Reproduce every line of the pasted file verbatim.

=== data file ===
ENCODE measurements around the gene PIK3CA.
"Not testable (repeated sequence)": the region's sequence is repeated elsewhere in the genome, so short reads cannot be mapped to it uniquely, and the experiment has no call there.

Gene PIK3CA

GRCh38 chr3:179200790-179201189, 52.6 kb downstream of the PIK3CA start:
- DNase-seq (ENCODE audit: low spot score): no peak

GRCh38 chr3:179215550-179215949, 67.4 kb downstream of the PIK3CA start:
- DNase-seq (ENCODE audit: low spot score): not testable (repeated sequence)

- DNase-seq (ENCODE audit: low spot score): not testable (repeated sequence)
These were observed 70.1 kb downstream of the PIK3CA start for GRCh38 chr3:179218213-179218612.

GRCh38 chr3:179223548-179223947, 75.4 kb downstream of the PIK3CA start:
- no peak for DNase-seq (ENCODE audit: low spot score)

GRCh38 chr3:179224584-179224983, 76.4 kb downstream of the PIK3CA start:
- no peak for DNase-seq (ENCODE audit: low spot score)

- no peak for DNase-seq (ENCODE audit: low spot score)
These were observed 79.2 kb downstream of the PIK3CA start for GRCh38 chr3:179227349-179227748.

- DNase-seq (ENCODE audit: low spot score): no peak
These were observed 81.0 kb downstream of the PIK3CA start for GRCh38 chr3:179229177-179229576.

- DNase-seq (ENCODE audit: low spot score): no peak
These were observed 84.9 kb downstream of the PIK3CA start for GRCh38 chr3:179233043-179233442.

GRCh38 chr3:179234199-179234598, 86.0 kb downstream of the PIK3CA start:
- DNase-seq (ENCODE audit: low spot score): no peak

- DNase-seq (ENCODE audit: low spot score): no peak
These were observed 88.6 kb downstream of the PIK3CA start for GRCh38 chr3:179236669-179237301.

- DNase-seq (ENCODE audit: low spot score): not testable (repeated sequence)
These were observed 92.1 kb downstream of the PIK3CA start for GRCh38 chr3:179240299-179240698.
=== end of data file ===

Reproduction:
ENCODE measurements around the gene PIK3CA.
"Not testable (repeated sequence)": the region's sequence is repeated elsewhere in the genome, so short reads cannot be mapped to it uniquely, and the experiment has no call there.

Gene PIK3CA

GRCh38 chr3:179200790-179201189, 52.6 kb downstream of the PIK3CA start:
- DNase-seq (ENCODE audit: low spot score): no peak

GRCh38 chr3:179215550-179215949, 67.4 kb downstream of the PIK3CA start:
- DNase-seq (ENCODE audit: low spot score): not testable (repeated sequence)

- DNase-seq (ENCODE audit: low spot score): not testable (repeated sequence)
These were observed 70.1 kb downstream of the PIK3CA start for GRCh38 chr3:179218213-179218612.

GRCh38 chr3:179223548-179223947, 75.4 kb downstream of the PIK3CA start:
- no peak for DNase-seq (ENCODE audit: low spot score)

GRCh38 chr3:179224584-179224983, 76.4 kb downstream of the PIK3CA start:
- no peak for DNase-seq (ENCODE audit: low spot score)

- no peak for DNase-seq (ENCODE audit: low spot score)
These were observed 79.2 kb downstream of the PIK3CA start for GRCh38 chr3:179227349-179227748.

- DNase-seq (ENCODE audit: low spot score): no peak
These were observed 81.0 kb downstream of the PIK3CA start for GRCh38 chr3:179229177-179229576.

- DNase-seq (ENCODE audit: low spot score): no peak
These were observed 84.9 kb downstream of the PIK3CA start for GRCh38 chr3:179233043-179233442.

GRCh38 chr3:179234199-179234598, 86.0 kb downstream of the PIK3CA start:
- DNase-seq (ENCODE audit: low spot score): no peak

- DNase-seq (ENCODE audit: low spot score): no peak
These were observed 88.6 kb downstream of the PIK3CA start for GRCh38 chr3:179236669-179237301.

- DNase-seq (ENCODE audit: low spot score): not testable (repeated sequence)
These were observed 92.1 kb downstream of the PIK3CA start for GRCh38 chr3:179240299-179240698.